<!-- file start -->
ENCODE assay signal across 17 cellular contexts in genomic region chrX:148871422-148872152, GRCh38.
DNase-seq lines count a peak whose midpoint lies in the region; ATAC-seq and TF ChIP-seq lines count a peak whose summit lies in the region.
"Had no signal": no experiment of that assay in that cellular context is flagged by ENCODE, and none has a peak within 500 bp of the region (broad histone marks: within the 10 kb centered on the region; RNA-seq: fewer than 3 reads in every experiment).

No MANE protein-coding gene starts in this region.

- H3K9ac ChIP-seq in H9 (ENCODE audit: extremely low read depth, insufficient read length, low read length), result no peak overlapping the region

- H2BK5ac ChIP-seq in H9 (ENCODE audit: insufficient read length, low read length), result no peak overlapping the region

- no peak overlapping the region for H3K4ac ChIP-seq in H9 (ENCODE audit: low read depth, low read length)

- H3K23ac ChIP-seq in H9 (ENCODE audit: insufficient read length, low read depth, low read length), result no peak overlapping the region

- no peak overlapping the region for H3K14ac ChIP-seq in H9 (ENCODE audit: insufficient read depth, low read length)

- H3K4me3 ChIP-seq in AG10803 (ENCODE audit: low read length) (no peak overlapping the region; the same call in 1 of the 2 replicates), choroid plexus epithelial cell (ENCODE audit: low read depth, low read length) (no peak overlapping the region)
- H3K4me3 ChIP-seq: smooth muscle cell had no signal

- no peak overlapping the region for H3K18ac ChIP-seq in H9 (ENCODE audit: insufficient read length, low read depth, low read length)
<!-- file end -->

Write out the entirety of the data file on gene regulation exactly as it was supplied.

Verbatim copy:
ENCODE assay signal across 17 cellular contexts in genomic region chrX:148871422-148872152, GRCh38.
DNase-seq lines count a peak whose midpoint lies in the region; ATAC-seq and TF ChIP-seq lines count a peak whose summit lies in the region.
"Had no signal": no experiment of that assay in that cellular context is flagged by ENCODE, and none has a peak within 500 bp of the region (broad histone marks: within the 10 kb centered on the region; RNA-seq: fewer than 3 reads in every experiment).

No MANE protein-coding gene starts in this region.

- H3K9ac ChIP-seq in H9 (ENCODE audit: extremely low read depth, insufficient read length, low read length), result no peak overlapping the region

- H2BK5ac ChIP-seq in H9 (ENCODE audit: insufficient read length, low read length), result no peak overlapping the region

- no peak overlapping the region for H3K4ac ChIP-seq in H9 (ENCODE audit: low read depth, low read length)

- H3K23ac ChIP-seq in H9 (ENCODE audit: insufficient read length, low read depth, low read length), result no peak overlapping the region

- no peak overlapping the region for H3K14ac ChIP-seq in H9 (ENCODE audit: insufficient read depth, low read length)

- H3K4me3 ChIP-seq in AG10803 (ENCODE audit: low read length) (no peak overlapping the region; the same call in 1 of the 2 replicates), choroid plexus epithelial cell (ENCODE audit: low read depth, low read length) (no peak overlapping the region)
- H3K4me3 ChIP-seq: smooth muscle cell had no signal

- no peak overlapping the region for H3K18ac ChIP-seq in H9 (ENCODE audit: insufficient read length, low read depth, low read length)